Volume 18, Issue 2, Fall 2000
When Pragmatism and Instrumentalism Collide
Lonergan's Resolution of the Peirce/Dewey Debate on Theory and Practice in Science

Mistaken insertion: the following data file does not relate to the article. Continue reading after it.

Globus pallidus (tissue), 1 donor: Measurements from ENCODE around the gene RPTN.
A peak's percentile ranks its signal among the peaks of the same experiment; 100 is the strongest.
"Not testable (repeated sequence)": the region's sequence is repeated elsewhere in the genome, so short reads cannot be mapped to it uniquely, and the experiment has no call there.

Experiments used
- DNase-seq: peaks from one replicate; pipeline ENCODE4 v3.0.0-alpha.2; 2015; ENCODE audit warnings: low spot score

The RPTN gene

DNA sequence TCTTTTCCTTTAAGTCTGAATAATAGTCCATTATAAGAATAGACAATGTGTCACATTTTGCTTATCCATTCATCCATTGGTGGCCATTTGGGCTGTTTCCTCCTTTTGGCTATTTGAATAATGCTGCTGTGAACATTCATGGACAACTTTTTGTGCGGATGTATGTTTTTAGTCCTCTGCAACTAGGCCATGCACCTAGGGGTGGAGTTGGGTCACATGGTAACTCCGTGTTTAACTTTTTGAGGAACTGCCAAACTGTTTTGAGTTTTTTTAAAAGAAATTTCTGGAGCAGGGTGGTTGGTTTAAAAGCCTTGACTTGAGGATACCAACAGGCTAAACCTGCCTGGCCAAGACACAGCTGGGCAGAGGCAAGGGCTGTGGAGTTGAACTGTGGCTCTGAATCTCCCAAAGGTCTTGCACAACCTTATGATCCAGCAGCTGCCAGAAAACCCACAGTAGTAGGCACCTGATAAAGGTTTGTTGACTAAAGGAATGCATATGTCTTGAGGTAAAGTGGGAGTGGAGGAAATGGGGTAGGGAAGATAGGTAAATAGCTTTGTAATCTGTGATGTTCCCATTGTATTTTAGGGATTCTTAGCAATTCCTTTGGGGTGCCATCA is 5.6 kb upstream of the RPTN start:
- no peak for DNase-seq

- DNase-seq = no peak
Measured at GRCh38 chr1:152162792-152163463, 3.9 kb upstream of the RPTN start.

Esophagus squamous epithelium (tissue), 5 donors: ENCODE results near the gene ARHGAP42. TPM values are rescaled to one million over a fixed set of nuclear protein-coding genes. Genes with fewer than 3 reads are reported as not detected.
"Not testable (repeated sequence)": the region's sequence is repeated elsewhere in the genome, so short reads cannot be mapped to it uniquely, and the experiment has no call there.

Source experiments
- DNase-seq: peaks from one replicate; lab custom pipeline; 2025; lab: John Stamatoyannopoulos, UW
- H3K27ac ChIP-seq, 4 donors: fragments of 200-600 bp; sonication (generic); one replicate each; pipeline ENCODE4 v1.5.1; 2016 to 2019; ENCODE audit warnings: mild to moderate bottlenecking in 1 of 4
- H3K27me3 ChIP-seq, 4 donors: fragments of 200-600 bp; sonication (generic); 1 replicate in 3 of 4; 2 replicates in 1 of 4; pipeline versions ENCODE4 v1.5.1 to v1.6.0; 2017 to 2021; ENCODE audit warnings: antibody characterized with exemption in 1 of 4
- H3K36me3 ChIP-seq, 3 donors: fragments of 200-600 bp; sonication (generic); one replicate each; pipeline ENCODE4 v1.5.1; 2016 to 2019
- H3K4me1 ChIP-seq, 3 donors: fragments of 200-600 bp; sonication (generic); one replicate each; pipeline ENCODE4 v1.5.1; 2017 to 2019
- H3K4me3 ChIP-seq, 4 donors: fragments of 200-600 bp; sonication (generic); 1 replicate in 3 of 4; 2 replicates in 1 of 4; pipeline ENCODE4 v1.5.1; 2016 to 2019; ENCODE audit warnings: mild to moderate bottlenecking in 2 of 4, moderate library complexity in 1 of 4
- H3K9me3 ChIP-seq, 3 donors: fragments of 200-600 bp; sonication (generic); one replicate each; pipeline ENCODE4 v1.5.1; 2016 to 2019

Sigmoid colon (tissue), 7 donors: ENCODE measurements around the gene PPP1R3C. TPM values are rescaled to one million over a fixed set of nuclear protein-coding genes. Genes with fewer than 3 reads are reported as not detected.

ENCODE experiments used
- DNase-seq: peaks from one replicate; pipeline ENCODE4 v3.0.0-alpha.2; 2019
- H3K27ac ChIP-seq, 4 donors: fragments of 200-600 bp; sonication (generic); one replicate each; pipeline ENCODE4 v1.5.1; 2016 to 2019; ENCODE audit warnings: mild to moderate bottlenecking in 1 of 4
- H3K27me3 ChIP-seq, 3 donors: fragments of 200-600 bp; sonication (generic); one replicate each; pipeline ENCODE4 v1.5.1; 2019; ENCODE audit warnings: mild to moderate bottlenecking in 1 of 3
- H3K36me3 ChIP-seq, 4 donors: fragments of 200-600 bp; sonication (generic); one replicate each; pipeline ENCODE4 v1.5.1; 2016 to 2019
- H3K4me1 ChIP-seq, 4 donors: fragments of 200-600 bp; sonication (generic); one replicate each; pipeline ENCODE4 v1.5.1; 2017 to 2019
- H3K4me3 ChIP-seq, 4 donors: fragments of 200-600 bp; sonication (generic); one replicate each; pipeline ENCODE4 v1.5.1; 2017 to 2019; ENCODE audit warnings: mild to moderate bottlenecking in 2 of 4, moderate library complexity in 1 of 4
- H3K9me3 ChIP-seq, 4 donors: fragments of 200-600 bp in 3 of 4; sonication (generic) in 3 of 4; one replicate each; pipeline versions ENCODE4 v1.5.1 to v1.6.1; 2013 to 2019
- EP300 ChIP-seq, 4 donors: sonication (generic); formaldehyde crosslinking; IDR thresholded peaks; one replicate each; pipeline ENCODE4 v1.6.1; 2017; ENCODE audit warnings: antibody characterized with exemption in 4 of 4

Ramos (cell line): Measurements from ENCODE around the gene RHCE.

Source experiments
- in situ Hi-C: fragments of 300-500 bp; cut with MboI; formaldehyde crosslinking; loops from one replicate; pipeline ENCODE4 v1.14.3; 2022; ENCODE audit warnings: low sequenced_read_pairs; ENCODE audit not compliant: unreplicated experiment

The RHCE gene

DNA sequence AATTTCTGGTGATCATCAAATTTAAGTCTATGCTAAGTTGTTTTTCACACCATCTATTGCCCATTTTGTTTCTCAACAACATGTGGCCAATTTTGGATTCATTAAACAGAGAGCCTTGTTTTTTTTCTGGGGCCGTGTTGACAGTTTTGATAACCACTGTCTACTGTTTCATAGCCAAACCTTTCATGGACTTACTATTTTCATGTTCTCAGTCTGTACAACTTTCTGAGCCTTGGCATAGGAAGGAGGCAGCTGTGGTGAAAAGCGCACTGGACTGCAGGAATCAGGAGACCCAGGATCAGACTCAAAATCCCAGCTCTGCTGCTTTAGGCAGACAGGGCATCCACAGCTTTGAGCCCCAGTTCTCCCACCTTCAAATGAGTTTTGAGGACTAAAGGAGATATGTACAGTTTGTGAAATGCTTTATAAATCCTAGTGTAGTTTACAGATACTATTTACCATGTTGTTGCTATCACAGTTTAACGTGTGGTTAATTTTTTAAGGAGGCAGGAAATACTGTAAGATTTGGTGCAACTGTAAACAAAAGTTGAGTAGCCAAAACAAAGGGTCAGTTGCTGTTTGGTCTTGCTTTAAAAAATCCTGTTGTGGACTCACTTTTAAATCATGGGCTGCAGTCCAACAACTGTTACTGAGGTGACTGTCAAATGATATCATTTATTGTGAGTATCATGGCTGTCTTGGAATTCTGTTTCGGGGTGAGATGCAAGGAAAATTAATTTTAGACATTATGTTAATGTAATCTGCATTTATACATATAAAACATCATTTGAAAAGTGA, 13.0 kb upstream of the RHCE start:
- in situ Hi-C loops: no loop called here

This essay will consider the dispute between Charles Sanders Peirce and John Dewey on the nature and validity of the theory/practice distinction. Their dispute concerns whether a strong affirmation of this distinction enables scientific inquiry or disables it. Inherent in this issue are two related questions, namely whether tmth can be pursued for its own sake, and, as a subset of this question, whether there is an evidence proper to the consideration of pure possibilities. I will argue that there is a common ground between the logic of inquiry which Dewey is determined will have practical effect, and the logic of inquiry which Peirce is concemed will discover the truth promised by correct investigation. This compromise is found in the philosophy of Bemard Lonergan, whose critical realism includes an account of concrete judgement strikingly similar to that of John Dewey, but whose account of the normative stmcture of cognition, emanating from the individual's radical desire to know, also incorporates Peirce's emphasis on the pursuit of truth and on the validity of the scientist's consideration of pure logical possibilities. I will present these similarities, and will consider the stmcture of Einstein's 1905 paper, "On The Electrodynamics of Moving Bodies," as a case study which supports Lonergan's (and Peirce's) account of cognitional stmcture, but which poses problems for Dewe/s instrumentalism. The essay concludes that Lonergan offers a critical realism which successfully renounces the 'spectator' theory of knowledge without underestimating the importance of the normative element of understanding in the human desire to know.